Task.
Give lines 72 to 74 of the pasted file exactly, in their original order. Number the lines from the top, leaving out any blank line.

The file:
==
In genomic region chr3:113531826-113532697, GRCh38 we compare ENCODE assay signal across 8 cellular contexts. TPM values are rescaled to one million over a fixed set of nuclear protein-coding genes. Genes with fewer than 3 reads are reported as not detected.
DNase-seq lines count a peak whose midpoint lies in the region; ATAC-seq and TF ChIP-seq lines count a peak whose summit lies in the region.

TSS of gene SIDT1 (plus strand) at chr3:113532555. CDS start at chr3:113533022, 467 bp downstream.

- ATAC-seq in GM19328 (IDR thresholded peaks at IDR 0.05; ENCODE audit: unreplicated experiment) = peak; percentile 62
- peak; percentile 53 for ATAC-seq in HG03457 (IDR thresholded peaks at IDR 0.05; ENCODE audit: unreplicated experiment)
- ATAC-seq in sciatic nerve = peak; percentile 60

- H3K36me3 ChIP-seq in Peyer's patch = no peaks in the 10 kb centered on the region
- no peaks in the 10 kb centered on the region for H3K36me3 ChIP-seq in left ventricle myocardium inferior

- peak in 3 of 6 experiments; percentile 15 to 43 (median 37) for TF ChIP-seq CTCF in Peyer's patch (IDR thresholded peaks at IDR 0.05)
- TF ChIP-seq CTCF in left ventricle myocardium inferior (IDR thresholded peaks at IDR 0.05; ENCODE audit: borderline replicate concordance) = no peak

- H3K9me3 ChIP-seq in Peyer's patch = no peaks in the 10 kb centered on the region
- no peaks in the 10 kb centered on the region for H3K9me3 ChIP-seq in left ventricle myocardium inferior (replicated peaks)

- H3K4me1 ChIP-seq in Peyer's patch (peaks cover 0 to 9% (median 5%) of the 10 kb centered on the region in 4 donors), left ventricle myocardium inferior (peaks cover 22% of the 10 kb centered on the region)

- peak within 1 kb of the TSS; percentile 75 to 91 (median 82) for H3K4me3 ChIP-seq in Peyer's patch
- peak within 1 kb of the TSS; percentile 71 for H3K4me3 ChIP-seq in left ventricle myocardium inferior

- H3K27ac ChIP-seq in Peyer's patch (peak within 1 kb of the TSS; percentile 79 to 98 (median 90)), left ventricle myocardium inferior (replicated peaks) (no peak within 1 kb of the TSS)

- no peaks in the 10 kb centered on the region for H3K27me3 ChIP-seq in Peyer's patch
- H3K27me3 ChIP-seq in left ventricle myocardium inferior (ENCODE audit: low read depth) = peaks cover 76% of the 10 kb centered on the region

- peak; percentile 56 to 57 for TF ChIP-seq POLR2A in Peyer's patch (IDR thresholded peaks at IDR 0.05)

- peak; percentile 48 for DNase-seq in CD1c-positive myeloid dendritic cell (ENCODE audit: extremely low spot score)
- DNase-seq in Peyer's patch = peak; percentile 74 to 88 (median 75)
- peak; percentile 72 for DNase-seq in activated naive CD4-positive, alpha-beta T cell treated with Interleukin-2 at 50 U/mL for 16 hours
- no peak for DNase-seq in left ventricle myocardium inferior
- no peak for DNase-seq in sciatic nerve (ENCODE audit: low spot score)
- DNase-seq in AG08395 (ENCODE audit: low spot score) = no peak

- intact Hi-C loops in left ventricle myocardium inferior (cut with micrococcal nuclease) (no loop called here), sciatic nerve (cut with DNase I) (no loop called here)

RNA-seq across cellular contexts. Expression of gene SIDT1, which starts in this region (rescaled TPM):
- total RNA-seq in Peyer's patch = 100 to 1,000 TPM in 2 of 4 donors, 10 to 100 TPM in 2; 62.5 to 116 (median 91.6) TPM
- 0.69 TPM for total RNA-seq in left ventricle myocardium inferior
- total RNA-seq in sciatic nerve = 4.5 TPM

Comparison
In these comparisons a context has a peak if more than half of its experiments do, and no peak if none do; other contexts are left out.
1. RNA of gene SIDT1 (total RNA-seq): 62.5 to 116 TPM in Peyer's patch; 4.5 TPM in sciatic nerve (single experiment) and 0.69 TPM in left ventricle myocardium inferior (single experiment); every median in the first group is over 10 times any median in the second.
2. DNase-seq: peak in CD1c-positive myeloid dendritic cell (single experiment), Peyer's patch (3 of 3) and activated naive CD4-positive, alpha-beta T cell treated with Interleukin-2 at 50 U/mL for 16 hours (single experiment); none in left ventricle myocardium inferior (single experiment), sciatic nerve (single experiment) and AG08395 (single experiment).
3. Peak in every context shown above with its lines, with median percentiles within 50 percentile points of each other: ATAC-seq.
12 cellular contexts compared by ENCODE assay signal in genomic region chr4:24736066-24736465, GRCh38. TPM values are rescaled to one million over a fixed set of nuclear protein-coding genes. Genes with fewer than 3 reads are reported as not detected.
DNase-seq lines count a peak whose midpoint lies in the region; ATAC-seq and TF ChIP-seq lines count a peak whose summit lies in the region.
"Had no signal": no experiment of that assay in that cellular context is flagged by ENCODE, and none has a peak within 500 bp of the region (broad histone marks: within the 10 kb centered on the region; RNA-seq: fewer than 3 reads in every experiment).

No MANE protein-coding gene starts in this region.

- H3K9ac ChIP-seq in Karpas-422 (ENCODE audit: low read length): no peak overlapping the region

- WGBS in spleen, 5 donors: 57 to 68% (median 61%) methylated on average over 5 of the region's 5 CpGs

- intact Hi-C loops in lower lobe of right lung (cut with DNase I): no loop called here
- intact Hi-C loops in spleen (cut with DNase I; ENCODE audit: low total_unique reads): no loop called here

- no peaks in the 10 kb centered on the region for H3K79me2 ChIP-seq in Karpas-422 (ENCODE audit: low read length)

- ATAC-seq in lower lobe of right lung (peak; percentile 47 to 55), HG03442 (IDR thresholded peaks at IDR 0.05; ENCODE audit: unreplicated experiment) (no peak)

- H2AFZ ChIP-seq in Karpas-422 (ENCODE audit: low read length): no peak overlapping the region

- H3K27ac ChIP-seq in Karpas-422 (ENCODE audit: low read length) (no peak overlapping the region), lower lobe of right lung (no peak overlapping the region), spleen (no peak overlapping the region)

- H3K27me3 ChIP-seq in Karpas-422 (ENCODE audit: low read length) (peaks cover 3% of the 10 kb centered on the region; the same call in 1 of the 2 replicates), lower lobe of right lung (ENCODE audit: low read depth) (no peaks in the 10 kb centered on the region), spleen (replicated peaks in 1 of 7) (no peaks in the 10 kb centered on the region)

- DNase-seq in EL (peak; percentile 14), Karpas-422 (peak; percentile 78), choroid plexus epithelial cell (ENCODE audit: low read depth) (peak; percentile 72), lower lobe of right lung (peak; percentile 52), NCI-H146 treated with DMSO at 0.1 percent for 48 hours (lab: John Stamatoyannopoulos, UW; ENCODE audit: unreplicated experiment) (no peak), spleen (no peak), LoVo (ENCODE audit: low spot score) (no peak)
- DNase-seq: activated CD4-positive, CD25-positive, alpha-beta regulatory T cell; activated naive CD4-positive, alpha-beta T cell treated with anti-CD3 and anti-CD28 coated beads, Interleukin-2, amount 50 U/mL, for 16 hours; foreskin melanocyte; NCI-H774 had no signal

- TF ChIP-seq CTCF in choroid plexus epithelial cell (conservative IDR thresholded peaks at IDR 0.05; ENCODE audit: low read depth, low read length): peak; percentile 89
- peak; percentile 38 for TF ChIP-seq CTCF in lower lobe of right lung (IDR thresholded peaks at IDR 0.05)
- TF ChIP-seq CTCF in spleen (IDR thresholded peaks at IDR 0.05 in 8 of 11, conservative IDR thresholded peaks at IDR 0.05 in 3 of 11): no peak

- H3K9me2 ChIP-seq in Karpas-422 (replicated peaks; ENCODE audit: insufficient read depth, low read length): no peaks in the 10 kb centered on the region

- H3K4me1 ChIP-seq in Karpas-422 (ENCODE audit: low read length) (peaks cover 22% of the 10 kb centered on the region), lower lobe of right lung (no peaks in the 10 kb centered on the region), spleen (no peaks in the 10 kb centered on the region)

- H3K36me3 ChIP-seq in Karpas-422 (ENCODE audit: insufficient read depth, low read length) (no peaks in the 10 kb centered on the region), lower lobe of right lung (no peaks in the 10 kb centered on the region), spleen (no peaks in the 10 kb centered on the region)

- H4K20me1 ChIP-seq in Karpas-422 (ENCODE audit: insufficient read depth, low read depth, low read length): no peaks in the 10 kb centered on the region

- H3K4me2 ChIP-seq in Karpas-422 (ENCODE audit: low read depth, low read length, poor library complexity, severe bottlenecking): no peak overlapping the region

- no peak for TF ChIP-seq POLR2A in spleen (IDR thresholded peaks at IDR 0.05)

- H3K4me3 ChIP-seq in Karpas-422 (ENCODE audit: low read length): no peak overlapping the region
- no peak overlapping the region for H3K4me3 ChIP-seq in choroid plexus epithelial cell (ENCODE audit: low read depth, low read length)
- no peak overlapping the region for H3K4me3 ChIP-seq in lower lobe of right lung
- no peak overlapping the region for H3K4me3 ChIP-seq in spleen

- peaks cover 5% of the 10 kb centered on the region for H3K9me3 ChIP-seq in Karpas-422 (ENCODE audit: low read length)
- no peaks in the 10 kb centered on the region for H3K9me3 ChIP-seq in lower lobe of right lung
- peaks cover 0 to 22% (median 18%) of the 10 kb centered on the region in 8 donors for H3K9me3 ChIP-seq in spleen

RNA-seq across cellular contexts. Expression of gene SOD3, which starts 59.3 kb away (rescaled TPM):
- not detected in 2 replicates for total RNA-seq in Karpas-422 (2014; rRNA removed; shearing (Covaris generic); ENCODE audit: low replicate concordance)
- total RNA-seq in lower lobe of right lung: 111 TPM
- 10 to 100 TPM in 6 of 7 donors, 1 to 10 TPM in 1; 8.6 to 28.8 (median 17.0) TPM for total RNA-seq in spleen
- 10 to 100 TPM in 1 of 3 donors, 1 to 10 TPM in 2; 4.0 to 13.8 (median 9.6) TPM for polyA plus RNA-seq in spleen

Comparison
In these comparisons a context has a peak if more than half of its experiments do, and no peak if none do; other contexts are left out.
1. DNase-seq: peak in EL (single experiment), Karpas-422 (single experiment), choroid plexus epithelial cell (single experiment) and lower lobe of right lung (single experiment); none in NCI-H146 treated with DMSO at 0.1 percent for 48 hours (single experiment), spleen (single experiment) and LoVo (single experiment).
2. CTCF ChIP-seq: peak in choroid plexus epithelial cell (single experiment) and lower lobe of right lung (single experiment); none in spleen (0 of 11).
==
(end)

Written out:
Comparison
In these comparisons a context has a peak if more than half of its experiments do, and no peak if none do; other contexts are left out.
1. DNase-seq: peak in EL (single experiment), Karpas-422 (single experiment), choroid plexus epithelial cell (single experiment) and lower lobe of right lung (single experiment); none in NCI-H146 treated with DMSO at 0.1 percent for 48 hours (single experiment), spleen (single experiment) and LoVo (single experiment).